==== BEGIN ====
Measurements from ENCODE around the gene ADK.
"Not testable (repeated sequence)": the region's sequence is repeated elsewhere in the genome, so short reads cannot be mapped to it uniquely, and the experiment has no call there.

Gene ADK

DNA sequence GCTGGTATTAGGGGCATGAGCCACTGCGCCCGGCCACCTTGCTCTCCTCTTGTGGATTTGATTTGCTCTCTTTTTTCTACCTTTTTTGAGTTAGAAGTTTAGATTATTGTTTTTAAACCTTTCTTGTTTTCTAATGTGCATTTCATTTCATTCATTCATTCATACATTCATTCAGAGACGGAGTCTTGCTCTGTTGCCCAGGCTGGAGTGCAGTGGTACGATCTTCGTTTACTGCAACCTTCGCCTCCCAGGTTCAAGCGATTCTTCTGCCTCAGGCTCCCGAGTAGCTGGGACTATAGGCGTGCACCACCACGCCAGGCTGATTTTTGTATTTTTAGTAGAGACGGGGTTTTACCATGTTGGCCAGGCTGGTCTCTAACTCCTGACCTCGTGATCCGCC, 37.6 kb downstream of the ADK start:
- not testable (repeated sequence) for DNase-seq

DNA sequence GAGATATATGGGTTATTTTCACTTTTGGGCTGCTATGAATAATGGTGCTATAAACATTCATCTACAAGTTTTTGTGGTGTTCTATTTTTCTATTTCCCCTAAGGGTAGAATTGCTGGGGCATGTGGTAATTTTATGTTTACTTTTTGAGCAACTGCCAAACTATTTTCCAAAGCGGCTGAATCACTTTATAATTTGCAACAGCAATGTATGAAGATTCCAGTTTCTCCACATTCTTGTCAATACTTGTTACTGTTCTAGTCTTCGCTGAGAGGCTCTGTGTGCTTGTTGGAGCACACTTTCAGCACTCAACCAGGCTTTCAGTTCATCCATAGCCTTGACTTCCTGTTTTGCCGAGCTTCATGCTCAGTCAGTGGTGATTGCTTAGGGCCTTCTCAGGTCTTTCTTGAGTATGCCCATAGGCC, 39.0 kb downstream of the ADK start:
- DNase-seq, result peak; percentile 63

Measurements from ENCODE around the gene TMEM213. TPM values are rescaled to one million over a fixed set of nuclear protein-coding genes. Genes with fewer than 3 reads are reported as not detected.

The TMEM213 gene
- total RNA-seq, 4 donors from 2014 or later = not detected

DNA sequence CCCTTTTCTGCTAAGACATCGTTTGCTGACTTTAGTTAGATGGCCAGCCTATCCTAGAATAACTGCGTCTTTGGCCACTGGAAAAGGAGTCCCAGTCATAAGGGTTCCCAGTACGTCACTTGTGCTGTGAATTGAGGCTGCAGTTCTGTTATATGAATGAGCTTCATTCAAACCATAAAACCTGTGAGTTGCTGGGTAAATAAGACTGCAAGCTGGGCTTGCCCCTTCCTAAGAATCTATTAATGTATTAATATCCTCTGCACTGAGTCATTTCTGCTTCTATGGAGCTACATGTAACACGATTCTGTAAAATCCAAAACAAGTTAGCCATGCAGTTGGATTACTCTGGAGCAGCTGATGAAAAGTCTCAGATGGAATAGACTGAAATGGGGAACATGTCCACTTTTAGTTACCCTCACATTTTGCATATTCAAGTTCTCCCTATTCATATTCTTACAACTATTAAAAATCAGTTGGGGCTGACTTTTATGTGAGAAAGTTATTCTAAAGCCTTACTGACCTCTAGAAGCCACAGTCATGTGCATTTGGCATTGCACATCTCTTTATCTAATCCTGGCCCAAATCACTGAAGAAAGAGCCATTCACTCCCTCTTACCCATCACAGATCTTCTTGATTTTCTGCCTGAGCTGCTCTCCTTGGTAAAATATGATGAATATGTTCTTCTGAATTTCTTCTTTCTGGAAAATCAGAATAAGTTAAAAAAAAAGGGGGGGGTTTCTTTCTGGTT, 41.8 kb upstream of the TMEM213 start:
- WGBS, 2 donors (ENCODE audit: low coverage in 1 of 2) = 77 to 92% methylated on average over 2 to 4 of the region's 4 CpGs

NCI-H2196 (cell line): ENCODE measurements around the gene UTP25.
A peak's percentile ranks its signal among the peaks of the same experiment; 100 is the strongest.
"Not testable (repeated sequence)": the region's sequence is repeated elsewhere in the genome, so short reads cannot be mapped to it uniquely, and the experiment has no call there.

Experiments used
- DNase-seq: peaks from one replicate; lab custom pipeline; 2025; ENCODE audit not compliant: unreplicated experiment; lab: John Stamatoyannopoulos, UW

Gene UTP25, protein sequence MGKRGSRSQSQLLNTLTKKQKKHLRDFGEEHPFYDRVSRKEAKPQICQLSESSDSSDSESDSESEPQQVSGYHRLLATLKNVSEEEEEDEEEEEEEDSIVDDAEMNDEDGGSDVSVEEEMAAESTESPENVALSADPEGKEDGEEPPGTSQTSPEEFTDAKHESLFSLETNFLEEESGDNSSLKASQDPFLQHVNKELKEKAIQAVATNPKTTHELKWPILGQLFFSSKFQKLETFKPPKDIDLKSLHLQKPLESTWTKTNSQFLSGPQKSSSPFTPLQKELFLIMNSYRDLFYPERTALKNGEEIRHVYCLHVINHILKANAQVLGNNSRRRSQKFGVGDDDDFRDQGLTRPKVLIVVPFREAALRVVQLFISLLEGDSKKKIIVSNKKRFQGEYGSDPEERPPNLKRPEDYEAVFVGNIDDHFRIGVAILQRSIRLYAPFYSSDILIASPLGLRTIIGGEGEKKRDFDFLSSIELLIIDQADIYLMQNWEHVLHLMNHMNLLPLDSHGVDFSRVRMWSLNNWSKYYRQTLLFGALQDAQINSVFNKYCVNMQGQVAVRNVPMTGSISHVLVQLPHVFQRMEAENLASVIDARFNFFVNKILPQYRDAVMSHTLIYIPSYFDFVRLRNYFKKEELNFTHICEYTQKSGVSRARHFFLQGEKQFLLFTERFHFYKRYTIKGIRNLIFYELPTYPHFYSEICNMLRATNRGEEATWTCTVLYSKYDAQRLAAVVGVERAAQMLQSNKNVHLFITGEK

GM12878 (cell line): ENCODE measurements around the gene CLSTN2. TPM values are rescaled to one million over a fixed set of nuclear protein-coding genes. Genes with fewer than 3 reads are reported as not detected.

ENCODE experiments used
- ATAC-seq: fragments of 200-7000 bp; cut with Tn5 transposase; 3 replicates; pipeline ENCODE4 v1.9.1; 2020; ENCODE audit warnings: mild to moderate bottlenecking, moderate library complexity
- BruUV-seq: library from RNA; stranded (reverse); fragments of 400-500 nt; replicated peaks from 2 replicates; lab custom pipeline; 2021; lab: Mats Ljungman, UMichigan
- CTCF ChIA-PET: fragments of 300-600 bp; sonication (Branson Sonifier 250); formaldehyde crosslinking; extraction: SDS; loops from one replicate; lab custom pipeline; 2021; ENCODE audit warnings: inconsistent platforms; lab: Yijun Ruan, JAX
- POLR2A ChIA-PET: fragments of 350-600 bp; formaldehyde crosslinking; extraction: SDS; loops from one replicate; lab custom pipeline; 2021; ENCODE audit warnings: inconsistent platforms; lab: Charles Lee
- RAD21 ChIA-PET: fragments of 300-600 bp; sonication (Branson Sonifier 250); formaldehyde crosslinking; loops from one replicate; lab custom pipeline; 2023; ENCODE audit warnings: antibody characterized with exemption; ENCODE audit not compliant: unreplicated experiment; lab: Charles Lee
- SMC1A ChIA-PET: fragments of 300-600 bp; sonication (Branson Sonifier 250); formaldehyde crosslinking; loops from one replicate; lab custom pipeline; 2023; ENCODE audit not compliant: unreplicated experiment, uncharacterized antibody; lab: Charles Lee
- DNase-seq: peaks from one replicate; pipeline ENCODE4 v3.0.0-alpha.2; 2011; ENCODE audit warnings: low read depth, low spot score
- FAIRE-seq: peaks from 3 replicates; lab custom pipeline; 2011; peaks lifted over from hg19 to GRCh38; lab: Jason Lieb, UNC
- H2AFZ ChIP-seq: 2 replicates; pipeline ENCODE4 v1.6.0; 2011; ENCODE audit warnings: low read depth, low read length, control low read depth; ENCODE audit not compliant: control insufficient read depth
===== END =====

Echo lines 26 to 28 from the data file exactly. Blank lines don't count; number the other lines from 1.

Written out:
- SMC1A ChIA-PET: fragments of 300-600 bp; sonication (Branson Sonifier 250); formaldehyde crosslinking; loops from one replicate; lab custom pipeline; 2023; ENCODE audit not compliant: unreplicated experiment, uncharacterized antibody; lab: Charles Lee
- DNase-seq: peaks from one replicate; pipeline ENCODE4 v3.0.0-alpha.2; 2011; ENCODE audit warnings: low read depth, low spot score
- FAIRE-seq: peaks from 3 replicates; lab custom pipeline; 2011; peaks lifted over from hg19 to GRCh38; lab: Jason Lieb, UNC